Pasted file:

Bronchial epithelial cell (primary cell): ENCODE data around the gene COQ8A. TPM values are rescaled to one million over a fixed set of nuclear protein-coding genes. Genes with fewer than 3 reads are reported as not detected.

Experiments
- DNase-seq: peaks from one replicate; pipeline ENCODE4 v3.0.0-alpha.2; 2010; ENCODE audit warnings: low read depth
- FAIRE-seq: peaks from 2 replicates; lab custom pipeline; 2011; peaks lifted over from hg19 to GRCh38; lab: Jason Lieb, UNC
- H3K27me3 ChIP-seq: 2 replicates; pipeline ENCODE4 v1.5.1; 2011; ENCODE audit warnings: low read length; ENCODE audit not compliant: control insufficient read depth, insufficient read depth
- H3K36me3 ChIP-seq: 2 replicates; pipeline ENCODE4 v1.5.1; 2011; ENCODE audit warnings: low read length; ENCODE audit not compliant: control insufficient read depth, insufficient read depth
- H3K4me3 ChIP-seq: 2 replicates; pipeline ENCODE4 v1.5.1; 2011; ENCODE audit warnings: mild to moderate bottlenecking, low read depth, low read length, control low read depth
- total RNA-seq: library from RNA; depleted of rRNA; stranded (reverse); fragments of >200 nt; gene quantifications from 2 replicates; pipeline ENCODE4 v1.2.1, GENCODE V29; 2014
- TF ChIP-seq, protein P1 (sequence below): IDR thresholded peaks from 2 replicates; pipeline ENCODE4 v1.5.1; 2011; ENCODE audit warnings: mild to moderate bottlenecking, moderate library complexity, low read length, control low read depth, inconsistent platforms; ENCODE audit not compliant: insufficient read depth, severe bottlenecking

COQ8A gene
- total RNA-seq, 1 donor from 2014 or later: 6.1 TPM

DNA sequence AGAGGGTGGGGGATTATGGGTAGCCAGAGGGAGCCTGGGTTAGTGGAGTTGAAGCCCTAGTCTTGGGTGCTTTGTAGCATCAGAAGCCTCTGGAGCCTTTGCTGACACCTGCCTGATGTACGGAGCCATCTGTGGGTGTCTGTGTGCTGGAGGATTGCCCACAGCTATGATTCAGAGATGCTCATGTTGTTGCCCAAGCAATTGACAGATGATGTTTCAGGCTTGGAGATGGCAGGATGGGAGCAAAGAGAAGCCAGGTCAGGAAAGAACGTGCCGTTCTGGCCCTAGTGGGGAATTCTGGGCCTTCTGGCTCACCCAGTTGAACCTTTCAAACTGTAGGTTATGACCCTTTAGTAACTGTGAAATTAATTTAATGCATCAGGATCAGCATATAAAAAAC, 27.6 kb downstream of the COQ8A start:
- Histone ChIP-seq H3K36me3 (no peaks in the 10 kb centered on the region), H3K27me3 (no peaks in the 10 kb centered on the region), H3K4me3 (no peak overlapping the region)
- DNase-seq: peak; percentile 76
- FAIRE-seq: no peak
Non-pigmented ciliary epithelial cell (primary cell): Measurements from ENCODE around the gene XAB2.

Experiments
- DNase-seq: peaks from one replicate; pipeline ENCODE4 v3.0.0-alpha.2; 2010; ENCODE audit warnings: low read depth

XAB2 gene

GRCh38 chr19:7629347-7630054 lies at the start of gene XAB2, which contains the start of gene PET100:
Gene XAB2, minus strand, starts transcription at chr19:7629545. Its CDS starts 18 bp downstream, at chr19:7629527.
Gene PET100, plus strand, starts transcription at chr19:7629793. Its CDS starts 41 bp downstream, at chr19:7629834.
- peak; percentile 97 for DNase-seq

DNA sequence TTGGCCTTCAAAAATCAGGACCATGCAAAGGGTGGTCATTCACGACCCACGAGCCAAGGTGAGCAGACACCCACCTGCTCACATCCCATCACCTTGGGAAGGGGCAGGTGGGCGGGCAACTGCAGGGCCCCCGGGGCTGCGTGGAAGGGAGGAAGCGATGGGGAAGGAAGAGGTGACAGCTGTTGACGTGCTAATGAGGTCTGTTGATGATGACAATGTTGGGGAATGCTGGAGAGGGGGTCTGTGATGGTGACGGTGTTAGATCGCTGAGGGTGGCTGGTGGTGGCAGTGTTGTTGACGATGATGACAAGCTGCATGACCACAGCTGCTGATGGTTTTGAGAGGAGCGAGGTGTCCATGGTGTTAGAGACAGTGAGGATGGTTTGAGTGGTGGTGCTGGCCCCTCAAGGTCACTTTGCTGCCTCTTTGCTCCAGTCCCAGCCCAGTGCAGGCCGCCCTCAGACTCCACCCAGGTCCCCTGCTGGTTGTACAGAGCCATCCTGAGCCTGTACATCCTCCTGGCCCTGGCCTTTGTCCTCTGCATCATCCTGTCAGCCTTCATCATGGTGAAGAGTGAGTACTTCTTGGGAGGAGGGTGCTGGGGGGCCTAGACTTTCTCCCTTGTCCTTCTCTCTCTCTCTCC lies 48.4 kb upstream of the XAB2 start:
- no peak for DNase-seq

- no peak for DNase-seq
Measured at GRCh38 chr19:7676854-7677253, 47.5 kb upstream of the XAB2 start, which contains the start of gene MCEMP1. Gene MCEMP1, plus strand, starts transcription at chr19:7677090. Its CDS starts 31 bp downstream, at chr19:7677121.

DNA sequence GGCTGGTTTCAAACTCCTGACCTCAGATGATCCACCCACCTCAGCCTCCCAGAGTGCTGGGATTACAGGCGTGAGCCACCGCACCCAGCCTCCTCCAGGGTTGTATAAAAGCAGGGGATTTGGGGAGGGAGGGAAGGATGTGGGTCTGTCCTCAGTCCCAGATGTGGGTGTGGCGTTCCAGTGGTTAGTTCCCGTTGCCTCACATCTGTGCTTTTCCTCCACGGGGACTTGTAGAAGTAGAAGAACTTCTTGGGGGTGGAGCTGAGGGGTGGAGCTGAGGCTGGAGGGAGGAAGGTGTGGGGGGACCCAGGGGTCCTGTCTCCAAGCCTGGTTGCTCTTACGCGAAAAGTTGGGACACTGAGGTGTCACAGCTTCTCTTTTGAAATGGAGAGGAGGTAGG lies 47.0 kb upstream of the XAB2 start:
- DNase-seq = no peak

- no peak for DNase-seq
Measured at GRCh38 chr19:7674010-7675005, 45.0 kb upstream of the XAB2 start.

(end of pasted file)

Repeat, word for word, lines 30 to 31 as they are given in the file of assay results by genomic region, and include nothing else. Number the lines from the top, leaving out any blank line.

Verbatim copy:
- no peak for DNase-seq
Measured at GRCh38 chr19:7674010-7675005, 45.0 kb upstream of the XAB2 start.